10 01 13 - 12:04This is in response to Paul and Anne Ehrlich's new paper, Can a collapse of global civilization be avoided?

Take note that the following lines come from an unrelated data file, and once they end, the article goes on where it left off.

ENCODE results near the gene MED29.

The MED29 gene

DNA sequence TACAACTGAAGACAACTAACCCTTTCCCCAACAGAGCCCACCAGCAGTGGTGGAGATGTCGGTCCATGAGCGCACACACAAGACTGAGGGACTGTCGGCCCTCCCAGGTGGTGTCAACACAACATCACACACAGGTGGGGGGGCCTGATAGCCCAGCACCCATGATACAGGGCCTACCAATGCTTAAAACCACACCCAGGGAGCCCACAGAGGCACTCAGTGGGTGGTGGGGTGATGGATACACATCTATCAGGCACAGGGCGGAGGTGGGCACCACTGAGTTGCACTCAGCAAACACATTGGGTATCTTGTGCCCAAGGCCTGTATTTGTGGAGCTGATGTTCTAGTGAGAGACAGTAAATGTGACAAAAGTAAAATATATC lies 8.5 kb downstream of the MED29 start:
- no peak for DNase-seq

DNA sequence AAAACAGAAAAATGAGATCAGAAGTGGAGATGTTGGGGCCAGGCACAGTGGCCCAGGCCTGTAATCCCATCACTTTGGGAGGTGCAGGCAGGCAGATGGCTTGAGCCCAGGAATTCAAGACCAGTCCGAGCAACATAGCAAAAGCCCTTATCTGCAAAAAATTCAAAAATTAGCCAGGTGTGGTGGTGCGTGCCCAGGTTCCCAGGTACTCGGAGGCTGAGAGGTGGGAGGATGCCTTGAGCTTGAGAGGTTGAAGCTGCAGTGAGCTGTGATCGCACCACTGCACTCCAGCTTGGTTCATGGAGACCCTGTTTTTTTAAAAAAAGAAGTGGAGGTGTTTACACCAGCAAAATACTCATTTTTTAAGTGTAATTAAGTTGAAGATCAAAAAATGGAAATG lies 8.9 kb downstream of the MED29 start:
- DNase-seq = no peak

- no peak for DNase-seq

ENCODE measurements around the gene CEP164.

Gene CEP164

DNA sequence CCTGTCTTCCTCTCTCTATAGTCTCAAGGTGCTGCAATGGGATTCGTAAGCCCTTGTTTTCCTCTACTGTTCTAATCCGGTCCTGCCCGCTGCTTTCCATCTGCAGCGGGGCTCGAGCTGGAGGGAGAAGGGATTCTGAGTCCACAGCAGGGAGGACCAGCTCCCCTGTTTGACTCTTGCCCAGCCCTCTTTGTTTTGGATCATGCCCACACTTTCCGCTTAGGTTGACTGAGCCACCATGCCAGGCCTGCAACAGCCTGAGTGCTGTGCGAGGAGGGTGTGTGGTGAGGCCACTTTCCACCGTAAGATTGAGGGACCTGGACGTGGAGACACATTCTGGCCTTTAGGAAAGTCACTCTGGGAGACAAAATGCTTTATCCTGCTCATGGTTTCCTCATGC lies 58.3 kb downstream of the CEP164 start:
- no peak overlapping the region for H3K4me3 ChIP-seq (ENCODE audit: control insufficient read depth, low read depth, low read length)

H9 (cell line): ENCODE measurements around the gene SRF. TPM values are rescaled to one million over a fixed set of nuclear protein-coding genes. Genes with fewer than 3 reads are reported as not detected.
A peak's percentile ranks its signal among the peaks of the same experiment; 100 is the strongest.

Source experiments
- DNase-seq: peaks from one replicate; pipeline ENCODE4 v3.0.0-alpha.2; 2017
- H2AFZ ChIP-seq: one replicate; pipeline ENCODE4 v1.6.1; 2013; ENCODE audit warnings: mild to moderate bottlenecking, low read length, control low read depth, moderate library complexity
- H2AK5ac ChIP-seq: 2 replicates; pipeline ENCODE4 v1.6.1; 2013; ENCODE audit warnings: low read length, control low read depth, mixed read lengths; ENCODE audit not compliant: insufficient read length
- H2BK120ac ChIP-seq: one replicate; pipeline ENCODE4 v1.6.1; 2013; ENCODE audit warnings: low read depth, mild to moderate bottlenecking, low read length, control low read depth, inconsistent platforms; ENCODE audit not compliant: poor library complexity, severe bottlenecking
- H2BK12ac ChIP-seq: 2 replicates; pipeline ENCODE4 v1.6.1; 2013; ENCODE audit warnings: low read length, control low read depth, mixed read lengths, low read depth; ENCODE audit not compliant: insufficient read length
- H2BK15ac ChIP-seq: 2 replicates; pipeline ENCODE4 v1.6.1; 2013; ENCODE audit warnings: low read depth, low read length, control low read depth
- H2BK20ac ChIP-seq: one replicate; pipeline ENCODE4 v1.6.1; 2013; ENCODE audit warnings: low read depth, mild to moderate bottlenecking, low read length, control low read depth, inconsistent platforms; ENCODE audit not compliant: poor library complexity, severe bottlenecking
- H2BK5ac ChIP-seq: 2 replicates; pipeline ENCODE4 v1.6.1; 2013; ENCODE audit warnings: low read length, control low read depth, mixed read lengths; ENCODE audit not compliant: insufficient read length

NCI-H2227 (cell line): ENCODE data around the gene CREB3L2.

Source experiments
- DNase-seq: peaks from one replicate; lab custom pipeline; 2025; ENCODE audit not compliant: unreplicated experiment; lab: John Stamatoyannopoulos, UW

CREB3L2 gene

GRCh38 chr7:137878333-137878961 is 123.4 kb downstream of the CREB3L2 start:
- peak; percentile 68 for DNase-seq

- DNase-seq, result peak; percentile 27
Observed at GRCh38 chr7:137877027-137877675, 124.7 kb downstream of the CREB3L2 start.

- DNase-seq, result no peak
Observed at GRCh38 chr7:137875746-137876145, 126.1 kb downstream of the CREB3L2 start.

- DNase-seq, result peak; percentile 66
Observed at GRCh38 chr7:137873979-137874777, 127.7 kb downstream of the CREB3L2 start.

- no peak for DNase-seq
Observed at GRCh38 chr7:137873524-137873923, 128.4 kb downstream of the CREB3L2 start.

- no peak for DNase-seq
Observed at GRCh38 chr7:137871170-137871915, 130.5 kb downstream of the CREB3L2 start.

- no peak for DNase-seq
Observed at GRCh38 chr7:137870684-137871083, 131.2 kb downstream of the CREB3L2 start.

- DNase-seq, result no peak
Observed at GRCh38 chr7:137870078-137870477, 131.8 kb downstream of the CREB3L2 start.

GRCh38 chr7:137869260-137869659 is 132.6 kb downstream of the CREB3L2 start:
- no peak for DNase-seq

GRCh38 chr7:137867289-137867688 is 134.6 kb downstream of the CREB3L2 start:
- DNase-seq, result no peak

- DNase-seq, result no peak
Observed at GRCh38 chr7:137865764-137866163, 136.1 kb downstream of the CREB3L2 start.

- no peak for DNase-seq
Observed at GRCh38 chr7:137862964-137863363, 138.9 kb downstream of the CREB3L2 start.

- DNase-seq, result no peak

I enjoyed your most recent paper and agree with its conclusions. However, I wanted to posit a Platonic counterpoint to it regarding its assumptions of cause and effect. You speak of humanity engaging in an act of suicide on a grand scale, using the words of Prince Charles. What causes a species to act so blatantly against its interests? I would suggest that we first and foremost have a leadership failure, and since as Spengler observes all populations receive the government that matches their own behavior, that underlying that we have a failure of human individuals and moral choices. This suggests that at some point, our society "broke." As a traditionalist conservative with conservationist leanings it seems to me that in order to fix this problem, we're going to need to change course from our focus on the individual and its absolute and universal rights, to a transfer of those rights to the earth and the proven methods of managing it, such as culture and aristocracy. I am less concerned about global warming than I am of ecosystem wrecking. As we overpopulate, the most destructive thing we do is reduce the land necessary for natural species to hunt, mate and spawn, and in doing so, we drop their numbers below safe replacement levels. This in turn smashes ecosystems, which are more necessary than most people think.My answer is yes and no. Yes, we can avoid it at any time we try. It will take effort and sacrifice, but mostly getting organized and having some clear leaders with the power to make changes beyond a four-year election cycle. No, in that until we boot out the consumerism-popularity-democracy equation that puts the individual first and reality second, we'll never get to that stage.